• Invest in tax-deferred retirement plans: Since retirement account funds can grow on a tax-deferred basis, the account balances may grow more than they would if capital gains taxes were assessed. Roth IRAs and 401(k) plans take this one step further: Tax on gains isn’t assessed even when funds are withdrawn in retirement as long as certain rules are followed.
  • Utilize tax-loss harvesting: Tax-loss harvesting is a helpful investment strategy where underperforming investments sold at a loss can offset taxable investment gains. Up to $3,000 of ordinary income can also be used to offset these losses each year. Any unused loss can be carried forward indefinitely. However, to qualify for this strategy, you must wait at least 30 days before buying back the stock sold at a loss, or the "wash-sale rule" will prevent you from using the loss to offset the gain.
  • Make charitable donations with appreciated investments: Investments that have appreciated in value from when you purchased them can be donated to charity. You will receive a tax deduction for the investment's fair market value on the date it was donated. Additionally, capital gains tax will not be applied to the donated investments.


Finally, charitable giving can be an effective way to reduce your tax bill while supporting causes you care about. By using the proper tax planning strategies, charitable contributions can reduce three kinds of federal taxes: capital gains (as was just explored), income and estate taxes.

When donating appreciated assets, such as stocks or mutual funds, you can reduce or eliminate capital gains tax and receive a tax deduction for the full value of the asset.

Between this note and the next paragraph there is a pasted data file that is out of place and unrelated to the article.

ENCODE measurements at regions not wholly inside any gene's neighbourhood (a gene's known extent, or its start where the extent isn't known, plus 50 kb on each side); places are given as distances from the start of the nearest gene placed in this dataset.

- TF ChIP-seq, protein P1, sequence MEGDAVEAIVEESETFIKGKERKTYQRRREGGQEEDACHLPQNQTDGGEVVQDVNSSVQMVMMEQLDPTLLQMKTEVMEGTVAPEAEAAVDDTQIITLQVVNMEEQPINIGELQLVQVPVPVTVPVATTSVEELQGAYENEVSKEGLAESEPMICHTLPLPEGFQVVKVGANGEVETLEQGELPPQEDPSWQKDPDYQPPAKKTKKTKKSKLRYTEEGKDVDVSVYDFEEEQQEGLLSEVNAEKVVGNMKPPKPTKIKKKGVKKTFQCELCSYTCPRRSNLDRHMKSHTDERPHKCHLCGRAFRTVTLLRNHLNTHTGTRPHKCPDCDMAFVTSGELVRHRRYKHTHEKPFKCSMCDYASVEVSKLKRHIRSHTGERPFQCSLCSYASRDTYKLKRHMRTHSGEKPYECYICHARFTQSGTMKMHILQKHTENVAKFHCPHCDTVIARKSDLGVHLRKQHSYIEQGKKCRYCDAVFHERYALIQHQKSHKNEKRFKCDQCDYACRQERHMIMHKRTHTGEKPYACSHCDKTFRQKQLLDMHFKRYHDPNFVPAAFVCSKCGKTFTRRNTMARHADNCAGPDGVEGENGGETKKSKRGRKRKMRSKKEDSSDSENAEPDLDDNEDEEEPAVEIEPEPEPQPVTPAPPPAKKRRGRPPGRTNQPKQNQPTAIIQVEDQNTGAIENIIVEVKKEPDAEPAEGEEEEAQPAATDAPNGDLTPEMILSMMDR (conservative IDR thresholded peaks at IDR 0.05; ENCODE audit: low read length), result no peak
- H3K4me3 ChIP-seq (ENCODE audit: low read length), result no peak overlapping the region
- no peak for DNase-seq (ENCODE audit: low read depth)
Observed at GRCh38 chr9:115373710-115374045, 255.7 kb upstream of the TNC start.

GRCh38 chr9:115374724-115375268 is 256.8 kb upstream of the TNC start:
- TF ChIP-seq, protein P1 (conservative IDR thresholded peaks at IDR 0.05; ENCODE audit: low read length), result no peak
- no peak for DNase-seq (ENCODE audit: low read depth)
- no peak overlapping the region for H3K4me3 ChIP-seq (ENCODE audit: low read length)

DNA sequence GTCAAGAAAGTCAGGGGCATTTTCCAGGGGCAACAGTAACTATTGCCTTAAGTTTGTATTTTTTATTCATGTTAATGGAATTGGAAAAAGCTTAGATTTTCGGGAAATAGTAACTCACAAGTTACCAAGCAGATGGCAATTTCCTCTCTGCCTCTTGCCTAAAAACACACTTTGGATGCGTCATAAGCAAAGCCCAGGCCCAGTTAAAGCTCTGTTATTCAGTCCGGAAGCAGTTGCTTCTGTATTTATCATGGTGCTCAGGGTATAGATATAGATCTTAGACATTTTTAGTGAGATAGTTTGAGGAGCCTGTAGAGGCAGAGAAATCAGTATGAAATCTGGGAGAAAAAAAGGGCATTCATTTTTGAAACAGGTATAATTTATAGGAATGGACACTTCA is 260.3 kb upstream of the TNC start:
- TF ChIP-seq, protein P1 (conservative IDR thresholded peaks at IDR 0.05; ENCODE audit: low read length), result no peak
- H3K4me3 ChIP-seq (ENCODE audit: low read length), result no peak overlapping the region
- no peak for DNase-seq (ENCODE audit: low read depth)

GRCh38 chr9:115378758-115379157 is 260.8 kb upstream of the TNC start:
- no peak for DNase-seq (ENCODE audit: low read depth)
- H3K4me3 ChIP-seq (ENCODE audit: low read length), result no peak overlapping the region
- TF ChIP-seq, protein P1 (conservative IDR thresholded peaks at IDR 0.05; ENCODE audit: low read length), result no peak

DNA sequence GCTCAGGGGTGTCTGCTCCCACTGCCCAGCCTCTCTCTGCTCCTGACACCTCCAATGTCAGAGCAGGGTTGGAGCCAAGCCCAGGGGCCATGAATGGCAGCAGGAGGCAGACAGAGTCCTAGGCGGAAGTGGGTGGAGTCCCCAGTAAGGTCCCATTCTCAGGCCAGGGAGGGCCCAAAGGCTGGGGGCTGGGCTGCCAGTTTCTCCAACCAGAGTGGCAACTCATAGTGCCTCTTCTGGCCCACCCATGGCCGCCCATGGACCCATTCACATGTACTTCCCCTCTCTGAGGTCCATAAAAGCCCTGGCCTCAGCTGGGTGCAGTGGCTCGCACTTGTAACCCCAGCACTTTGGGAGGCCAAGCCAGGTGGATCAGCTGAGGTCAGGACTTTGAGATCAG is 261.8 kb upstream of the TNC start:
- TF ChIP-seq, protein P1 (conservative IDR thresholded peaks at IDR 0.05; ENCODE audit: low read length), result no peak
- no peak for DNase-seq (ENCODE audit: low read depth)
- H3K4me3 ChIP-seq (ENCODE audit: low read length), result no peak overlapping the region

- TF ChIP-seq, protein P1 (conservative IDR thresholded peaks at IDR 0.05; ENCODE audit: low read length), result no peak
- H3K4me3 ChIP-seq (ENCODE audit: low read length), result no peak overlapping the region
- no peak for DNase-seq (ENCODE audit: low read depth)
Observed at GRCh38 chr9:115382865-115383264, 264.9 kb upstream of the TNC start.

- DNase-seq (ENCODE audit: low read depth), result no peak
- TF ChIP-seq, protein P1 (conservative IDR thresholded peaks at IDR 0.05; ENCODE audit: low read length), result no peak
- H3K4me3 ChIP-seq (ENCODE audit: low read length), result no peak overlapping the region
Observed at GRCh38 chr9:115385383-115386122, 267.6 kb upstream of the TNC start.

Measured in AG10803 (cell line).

Charitable Giving

Knowing which tax strategies to utilize when making charitable donations can help you determine the amount, asset and timing of your gift to ensure that you are providing the maximum benefit to charity while also receiving the maximum tax advantages for yourself. Here are a few ways you may be able to save:


  • Combine multi-year deductions into one: Due to the 2017 tax reform, many taxpayers may not be eligible for the deductions required to exceed the standard deduction threshold. However, you can still receive a tax benefit by bunching several years' worth of charitable contributions into a single year to surpass the itemization threshold. During non-bunching years, you can take advantage of the standard deduction.
  • Estate planning: Donating assets to a qualified 501(c)3 organization is excluded from the taxable estate. You can also include this in wills and trust stipulations that allow beneficiaries to disclaim part of or all their inheritance in favor of leaving it to a charity. Charitable lead and remainder trusts, annual lifetime gifts and Q-TIP trusts can help ease the burden of estate tax on your heirs while maximizing charitable donations.
  • Donor-advised funds: A donor-advised fund is a charitable giving account that allows individuals to contribute to a charity and recommend grants to any IRS-qualified public charity while enjoying an immediate tax deduction. The funds can also be invested for tax-free growth and offer benefits for organizing and planning charitable giving. Compared to private foundations, donor-advised funds may have more advantages in terms of income, capital gains and estate taxes.


Tax-intelligent financial planning can provide numerous potential tax saving opportunities. Whether building your family and career, preparing for retirement or passing on wealth to future generations, working with a tax-intelligent Financial Professional can be one of your greatest assets and potentially lower your tax bill so you can keep more of your hard-earned money. To determine the best strategies for your unique situation, contact your tax-intelligent Financial Professional today.